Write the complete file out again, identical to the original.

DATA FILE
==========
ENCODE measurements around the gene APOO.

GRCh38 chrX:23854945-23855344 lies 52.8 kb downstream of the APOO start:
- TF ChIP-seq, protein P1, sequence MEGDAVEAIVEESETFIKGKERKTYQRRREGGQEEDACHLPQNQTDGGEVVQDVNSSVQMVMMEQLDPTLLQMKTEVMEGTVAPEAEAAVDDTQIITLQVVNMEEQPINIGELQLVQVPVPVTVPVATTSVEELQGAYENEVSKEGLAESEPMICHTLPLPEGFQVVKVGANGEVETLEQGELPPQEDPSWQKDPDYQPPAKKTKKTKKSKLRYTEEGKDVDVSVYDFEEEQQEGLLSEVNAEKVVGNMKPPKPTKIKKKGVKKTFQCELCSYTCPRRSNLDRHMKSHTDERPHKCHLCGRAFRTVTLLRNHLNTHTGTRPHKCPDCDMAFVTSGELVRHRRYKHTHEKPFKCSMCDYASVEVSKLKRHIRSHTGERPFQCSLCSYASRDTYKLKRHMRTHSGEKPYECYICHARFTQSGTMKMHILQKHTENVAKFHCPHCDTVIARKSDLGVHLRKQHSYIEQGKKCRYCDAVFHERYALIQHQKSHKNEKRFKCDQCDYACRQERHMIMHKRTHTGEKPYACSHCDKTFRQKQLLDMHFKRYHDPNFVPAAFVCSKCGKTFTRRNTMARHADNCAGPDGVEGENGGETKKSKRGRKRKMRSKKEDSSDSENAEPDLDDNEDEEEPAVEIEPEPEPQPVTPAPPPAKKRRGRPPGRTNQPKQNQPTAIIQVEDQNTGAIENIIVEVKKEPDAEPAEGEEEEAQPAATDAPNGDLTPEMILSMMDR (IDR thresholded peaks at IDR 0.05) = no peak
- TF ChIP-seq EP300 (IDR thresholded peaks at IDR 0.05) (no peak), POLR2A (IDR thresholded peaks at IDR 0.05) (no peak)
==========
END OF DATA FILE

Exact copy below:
ENCODE measurements around the gene APOO.

GRCh38 chrX:23854945-23855344 lies 52.8 kb downstream of the APOO start:
- TF ChIP-seq, protein P1, sequence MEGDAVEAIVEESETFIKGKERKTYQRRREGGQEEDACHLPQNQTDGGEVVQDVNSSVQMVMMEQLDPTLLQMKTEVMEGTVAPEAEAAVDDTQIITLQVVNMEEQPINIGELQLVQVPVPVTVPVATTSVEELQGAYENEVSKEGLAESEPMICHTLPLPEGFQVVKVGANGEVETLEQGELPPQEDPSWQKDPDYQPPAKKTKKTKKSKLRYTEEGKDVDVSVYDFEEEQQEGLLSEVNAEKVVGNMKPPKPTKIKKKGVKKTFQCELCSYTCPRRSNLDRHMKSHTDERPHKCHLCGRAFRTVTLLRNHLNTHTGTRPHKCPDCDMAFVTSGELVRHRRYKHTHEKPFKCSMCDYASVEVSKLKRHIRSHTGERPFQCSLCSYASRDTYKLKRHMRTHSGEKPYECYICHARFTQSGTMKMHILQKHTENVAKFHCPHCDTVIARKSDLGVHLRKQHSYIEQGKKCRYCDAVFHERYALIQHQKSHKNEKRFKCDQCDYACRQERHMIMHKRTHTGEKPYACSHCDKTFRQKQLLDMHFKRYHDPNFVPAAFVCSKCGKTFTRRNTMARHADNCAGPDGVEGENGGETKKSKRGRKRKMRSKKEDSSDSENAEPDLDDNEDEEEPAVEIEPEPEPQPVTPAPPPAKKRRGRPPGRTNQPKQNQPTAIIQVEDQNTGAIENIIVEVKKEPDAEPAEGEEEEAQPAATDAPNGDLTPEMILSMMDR (IDR thresholded peaks at IDR 0.05) = no peak
- TF ChIP-seq EP300 (IDR thresholded peaks at IDR 0.05) (no peak), POLR2A (IDR thresholded peaks at IDR 0.05) (no peak)